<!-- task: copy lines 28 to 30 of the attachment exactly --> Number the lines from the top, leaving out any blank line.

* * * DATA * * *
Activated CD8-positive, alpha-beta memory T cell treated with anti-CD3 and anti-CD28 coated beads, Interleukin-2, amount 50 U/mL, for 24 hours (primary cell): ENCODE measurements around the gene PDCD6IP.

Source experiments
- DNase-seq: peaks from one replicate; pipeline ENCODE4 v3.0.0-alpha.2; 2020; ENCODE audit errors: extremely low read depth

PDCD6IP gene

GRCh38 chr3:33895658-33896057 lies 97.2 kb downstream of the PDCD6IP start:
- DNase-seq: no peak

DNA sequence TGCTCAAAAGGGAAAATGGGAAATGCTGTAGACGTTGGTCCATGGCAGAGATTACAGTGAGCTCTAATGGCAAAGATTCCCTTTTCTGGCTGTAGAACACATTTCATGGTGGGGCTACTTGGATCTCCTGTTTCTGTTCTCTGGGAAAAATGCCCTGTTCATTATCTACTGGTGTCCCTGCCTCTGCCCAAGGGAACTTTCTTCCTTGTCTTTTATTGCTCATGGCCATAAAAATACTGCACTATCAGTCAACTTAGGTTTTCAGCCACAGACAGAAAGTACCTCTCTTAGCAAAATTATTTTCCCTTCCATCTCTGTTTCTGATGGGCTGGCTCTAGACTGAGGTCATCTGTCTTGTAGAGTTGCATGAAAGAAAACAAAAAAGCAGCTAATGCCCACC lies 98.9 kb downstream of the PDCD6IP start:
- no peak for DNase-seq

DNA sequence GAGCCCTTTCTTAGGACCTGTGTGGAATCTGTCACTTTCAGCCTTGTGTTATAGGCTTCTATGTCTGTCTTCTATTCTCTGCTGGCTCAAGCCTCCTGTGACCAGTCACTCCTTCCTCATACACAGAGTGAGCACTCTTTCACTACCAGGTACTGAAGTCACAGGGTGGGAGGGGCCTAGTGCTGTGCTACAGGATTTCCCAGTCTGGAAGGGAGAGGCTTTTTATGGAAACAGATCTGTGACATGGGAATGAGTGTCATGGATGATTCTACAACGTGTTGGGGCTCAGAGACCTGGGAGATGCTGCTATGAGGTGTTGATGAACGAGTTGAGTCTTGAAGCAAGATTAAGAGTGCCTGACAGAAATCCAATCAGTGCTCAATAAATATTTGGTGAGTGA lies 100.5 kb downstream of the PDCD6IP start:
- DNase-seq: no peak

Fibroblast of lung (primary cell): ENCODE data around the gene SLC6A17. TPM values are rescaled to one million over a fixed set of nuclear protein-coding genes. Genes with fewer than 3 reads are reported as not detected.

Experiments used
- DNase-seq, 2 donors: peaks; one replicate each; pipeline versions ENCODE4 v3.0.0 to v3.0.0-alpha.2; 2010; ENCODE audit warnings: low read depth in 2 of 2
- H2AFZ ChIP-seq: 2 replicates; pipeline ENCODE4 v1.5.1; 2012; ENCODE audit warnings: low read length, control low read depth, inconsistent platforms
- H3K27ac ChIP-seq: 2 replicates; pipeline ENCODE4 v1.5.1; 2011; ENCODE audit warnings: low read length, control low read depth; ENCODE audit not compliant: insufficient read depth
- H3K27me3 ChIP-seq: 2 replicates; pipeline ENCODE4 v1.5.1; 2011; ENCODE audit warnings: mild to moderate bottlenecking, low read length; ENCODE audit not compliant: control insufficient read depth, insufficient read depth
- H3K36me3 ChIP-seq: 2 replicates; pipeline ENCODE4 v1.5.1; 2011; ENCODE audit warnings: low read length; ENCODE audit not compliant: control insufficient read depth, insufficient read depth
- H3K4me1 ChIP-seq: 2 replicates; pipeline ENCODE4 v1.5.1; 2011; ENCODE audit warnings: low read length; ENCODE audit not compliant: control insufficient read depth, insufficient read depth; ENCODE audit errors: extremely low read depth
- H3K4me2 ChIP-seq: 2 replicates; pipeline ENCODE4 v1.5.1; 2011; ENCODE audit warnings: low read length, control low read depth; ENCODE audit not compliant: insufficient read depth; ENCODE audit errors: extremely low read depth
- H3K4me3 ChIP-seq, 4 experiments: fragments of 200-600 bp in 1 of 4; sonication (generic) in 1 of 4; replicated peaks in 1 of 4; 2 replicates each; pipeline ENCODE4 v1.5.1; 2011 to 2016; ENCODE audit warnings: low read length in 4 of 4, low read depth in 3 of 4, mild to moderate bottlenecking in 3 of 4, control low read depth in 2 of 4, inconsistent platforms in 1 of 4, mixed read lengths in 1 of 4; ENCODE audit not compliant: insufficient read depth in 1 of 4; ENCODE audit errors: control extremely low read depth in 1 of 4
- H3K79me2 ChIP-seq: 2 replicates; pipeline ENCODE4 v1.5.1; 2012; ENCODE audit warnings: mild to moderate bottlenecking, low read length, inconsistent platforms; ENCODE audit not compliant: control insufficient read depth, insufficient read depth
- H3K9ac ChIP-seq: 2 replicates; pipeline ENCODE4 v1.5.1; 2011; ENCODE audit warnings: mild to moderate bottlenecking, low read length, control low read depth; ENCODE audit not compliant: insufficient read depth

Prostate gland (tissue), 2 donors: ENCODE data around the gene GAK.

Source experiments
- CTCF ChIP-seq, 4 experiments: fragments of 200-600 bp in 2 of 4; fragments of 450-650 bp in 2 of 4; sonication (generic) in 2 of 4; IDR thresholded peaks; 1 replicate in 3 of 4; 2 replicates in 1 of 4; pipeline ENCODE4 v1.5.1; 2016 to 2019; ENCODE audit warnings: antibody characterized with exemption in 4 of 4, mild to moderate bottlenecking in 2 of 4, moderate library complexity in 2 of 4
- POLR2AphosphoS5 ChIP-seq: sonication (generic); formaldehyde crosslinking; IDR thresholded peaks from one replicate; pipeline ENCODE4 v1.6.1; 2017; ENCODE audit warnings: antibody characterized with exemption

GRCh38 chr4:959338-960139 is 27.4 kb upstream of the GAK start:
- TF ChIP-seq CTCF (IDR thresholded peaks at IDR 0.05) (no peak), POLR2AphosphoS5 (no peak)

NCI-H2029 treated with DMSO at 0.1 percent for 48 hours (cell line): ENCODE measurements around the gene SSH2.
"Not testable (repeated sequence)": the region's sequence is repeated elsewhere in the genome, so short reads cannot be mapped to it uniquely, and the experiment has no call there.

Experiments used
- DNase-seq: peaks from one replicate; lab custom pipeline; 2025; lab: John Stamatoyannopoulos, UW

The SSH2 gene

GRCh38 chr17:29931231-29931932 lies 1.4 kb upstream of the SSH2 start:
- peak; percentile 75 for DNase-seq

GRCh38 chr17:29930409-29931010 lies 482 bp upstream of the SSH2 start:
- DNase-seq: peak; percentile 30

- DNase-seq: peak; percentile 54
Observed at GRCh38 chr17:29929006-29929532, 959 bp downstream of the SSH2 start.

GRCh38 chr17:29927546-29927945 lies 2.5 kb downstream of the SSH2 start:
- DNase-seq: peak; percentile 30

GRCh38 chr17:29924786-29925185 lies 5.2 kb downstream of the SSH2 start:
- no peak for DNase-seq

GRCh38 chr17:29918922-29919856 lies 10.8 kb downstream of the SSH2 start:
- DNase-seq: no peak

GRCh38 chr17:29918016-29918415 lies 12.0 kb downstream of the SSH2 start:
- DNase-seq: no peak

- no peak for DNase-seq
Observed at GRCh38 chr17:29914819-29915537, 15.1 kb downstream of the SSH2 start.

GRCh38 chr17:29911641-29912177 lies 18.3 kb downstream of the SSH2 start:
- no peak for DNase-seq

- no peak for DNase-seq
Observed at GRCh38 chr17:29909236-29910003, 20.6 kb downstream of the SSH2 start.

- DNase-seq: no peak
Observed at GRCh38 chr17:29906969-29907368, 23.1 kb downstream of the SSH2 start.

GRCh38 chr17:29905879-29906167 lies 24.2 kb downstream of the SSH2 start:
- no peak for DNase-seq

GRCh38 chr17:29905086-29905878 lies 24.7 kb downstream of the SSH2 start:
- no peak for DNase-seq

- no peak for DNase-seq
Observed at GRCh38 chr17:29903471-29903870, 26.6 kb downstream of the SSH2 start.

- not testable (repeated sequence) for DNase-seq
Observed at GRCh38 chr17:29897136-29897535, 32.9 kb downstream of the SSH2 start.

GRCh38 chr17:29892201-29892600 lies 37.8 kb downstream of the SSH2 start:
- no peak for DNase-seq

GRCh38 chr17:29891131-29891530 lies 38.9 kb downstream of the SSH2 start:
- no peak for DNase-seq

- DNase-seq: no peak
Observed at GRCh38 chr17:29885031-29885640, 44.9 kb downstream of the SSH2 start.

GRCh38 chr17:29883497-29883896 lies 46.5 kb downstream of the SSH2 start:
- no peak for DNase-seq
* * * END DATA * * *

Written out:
- TF ChIP-seq CTCF (IDR thresholded peaks at IDR 0.05) (no peak), POLR2AphosphoS5 (no peak)

NCI-H2029 treated with DMSO at 0.1 percent for 48 hours (cell line): ENCODE measurements around the gene SSH2.
"Not testable (repeated sequence)": the region's sequence is repeated elsewhere in the genome, so short reads cannot be mapped to it uniquely, and the experiment has no call there.